A Confederacy of Dunces
A Confederacy of Dunces
Book for May 2020
Group 3

was first published in 1980, eleven years after Toole's suicide. A picaresque novel, it depicts the adventures of a roguish, but appealing hero, of low social class, who lives by his wits in a corrupt society. The book's title refers to an epigram from Jonathan Swift's essay, Thoughts on Various Subjects, Moral and Diverting: "When a true genius appears in the world, you may know him by this sign, that the dunces are all in confederacy against him."

The book's central character, Ignatius J. Reilly, is an educated but slothful 30-year-old man living with his mother in the Uptown neighborhood of early-1960s New Orleans who, in his quest for employment, has various adventures with colorful French Quarter characters. Toole wrote the novel in 1963 during his last few months in Puerto Rico.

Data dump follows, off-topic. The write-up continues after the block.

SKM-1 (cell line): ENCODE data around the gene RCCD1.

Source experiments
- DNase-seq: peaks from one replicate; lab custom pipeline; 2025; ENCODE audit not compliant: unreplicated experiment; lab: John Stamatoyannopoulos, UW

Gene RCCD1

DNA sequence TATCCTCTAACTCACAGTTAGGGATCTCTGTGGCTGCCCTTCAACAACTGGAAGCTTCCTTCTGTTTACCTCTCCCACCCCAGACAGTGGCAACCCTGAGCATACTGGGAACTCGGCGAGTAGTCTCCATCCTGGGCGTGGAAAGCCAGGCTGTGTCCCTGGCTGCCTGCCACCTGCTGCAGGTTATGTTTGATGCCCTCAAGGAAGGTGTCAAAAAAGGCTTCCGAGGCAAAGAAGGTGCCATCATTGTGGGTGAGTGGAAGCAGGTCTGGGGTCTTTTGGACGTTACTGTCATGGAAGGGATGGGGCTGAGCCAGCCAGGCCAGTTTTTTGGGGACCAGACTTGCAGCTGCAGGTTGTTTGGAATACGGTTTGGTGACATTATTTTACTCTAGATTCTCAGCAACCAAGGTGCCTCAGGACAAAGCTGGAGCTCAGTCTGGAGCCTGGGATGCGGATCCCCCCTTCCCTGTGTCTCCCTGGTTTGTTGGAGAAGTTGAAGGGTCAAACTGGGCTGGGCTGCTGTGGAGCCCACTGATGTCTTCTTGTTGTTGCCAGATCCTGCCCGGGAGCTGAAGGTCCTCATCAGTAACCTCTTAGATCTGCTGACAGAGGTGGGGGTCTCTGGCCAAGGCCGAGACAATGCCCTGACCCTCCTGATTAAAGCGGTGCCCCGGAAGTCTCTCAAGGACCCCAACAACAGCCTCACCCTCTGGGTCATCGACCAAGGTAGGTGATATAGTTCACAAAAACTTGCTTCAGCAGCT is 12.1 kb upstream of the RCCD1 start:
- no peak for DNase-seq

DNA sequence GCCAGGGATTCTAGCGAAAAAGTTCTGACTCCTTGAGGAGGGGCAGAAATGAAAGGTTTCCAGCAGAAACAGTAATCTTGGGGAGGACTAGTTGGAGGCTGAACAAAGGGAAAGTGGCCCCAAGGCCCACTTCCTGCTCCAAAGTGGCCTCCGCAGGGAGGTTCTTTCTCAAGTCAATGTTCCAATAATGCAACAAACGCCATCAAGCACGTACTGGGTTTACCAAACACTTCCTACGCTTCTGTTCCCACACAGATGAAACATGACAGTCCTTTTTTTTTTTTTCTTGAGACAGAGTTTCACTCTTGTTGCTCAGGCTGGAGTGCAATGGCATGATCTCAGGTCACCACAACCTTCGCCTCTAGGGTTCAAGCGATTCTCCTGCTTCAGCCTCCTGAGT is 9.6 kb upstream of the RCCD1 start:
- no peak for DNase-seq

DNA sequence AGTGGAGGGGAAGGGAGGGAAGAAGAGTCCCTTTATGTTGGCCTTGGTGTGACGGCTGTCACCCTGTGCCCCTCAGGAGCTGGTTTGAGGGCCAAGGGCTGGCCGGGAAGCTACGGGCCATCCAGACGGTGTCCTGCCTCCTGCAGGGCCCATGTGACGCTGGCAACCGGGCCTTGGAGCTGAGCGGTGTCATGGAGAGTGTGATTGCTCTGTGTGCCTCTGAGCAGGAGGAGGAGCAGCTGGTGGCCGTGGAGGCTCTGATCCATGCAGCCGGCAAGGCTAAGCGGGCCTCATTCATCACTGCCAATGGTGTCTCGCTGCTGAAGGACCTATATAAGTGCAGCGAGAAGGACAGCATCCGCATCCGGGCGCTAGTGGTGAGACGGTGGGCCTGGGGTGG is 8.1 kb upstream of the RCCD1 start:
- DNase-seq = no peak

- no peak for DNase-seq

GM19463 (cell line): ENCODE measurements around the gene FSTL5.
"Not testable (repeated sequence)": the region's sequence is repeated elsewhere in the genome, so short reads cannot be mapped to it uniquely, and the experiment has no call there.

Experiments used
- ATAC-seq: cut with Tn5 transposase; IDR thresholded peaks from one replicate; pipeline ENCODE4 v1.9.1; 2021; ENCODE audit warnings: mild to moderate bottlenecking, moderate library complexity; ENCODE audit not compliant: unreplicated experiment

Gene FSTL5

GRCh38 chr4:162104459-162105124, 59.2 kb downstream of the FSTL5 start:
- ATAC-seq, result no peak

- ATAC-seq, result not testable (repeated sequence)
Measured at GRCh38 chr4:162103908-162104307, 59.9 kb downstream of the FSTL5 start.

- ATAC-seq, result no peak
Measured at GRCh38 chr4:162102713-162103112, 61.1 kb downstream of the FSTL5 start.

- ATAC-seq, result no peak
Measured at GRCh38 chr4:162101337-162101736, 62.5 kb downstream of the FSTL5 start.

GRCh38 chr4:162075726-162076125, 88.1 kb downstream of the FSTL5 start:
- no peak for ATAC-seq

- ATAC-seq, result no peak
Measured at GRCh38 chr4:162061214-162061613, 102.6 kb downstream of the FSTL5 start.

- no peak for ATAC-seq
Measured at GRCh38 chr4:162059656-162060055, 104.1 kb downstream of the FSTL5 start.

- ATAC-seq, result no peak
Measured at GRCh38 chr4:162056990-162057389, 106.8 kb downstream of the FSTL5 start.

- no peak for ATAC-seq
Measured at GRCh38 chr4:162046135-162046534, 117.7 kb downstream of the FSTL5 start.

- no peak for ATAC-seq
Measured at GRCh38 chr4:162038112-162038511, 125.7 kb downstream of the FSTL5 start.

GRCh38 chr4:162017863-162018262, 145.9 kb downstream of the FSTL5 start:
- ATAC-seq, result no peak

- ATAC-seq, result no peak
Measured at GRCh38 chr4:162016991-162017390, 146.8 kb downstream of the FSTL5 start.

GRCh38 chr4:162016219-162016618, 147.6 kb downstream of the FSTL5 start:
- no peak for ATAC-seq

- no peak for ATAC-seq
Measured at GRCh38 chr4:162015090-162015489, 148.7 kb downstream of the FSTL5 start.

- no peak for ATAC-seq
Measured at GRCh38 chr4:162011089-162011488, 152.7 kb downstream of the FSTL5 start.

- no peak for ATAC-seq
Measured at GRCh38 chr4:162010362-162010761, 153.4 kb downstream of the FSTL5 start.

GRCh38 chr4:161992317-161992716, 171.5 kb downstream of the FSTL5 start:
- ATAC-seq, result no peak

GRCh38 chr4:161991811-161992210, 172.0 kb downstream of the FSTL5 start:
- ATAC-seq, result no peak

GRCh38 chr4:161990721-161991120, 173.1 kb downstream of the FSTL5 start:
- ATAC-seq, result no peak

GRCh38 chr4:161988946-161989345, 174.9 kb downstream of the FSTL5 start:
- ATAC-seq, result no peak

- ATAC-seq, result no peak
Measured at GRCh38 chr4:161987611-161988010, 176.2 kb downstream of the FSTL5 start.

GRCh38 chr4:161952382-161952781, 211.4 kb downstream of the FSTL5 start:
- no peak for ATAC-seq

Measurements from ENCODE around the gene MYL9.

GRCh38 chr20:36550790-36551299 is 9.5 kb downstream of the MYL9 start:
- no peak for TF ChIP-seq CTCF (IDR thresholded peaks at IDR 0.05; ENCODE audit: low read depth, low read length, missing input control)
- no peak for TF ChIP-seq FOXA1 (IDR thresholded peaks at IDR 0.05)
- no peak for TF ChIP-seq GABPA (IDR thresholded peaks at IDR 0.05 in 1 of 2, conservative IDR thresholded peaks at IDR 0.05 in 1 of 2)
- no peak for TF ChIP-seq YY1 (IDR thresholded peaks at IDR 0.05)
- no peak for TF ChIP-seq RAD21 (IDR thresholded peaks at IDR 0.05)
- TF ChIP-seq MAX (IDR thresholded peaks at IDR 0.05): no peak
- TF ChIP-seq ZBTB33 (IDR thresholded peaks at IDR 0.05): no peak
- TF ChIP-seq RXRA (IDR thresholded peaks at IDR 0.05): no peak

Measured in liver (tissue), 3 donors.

The novel was finally published through the efforts of writer Walker Percy and Toole's mother, Thelma. It became first a cult classic, then a mainstream success; it earned Toole a posthumous Pulitzer Prize for Fiction in 1981, and is now considered a canonical work of the modern literature of the Southern United States.

About the Author
John Kennedy Toole
John Kennedy Toole, December 17, 1937 – March 26, 1969, was an American novelist from New Orleans, Louisiana, whose posthumously published novel A Confederacy of Dunces won the Pulitzer Prize for Fiction. He also wrote The Neon Bible. His novels were rejected during his lifetime. After suffering from paranoia and depression due in part to these failures, he committed suicide at the age of 31.